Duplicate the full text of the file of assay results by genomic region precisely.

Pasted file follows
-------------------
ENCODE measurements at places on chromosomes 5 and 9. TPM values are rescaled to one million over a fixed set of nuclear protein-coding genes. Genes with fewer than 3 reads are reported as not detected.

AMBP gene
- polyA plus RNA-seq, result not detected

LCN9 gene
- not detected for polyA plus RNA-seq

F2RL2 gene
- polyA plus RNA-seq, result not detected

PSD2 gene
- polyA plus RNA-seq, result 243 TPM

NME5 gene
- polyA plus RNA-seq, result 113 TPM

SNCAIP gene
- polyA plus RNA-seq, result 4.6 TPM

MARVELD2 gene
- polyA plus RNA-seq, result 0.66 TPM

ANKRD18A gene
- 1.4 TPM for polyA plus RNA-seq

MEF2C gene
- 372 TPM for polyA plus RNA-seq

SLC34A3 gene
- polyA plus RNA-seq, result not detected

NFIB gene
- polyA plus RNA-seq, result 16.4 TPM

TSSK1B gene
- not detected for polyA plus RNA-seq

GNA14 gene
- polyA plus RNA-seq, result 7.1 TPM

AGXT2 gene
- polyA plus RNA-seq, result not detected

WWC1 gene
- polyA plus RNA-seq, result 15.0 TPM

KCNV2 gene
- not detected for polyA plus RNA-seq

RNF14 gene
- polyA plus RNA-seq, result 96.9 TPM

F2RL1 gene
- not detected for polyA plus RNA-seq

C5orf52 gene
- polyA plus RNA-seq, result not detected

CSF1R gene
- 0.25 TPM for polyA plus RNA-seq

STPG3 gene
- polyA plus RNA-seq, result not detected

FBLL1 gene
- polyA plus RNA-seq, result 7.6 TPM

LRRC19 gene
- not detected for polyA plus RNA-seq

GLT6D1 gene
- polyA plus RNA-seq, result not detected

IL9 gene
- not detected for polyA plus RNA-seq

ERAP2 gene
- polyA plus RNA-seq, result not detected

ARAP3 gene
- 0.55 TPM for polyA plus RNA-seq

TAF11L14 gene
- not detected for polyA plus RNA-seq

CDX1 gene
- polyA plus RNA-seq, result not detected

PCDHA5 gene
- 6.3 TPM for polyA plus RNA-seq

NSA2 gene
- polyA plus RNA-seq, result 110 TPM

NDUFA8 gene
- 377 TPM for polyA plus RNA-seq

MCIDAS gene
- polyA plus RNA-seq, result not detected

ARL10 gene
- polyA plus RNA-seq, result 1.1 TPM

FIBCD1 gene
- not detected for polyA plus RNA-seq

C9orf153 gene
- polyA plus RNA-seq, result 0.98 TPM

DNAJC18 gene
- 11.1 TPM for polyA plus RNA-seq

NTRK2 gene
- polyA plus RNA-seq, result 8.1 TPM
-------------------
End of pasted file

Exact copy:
ENCODE measurements at places on chromosomes 5 and 9. TPM values are rescaled to one million over a fixed set of nuclear protein-coding genes. Genes with fewer than 3 reads are reported as not detected.

AMBP gene
- polyA plus RNA-seq, result not detected

LCN9 gene
- not detected for polyA plus RNA-seq

F2RL2 gene
- polyA plus RNA-seq, result not detected

PSD2 gene
- polyA plus RNA-seq, result 243 TPM

NME5 gene
- polyA plus RNA-seq, result 113 TPM

SNCAIP gene
- polyA plus RNA-seq, result 4.6 TPM

MARVELD2 gene
- polyA plus RNA-seq, result 0.66 TPM

ANKRD18A gene
- 1.4 TPM for polyA plus RNA-seq

MEF2C gene
- 372 TPM for polyA plus RNA-seq

SLC34A3 gene
- polyA plus RNA-seq, result not detected

NFIB gene
- polyA plus RNA-seq, result 16.4 TPM

TSSK1B gene
- not detected for polyA plus RNA-seq

GNA14 gene
- polyA plus RNA-seq, result 7.1 TPM

AGXT2 gene
- polyA plus RNA-seq, result not detected

WWC1 gene
- polyA plus RNA-seq, result 15.0 TPM

KCNV2 gene
- not detected for polyA plus RNA-seq

RNF14 gene
- polyA plus RNA-seq, result 96.9 TPM

F2RL1 gene
- not detected for polyA plus RNA-seq

C5orf52 gene
- polyA plus RNA-seq, result not detected

CSF1R gene
- 0.25 TPM for polyA plus RNA-seq

STPG3 gene
- polyA plus RNA-seq, result not detected

FBLL1 gene
- polyA plus RNA-seq, result 7.6 TPM

LRRC19 gene
- not detected for polyA plus RNA-seq

GLT6D1 gene
- polyA plus RNA-seq, result not detected

IL9 gene
- not detected for polyA plus RNA-seq

ERAP2 gene
- polyA plus RNA-seq, result not detected

ARAP3 gene
- 0.55 TPM for polyA plus RNA-seq

TAF11L14 gene
- not detected for polyA plus RNA-seq

CDX1 gene
- polyA plus RNA-seq, result not detected

PCDHA5 gene
- 6.3 TPM for polyA plus RNA-seq

NSA2 gene
- polyA plus RNA-seq, result 110 TPM

NDUFA8 gene
- 377 TPM for polyA plus RNA-seq

MCIDAS gene
- polyA plus RNA-seq, result not detected

ARL10 gene
- polyA plus RNA-seq, result 1.1 TPM

FIBCD1 gene
- not detected for polyA plus RNA-seq

C9orf153 gene
- polyA plus RNA-seq, result 0.98 TPM

DNAJC18 gene
- 11.1 TPM for polyA plus RNA-seq

NTRK2 gene
- polyA plus RNA-seq, result 8.1 TPM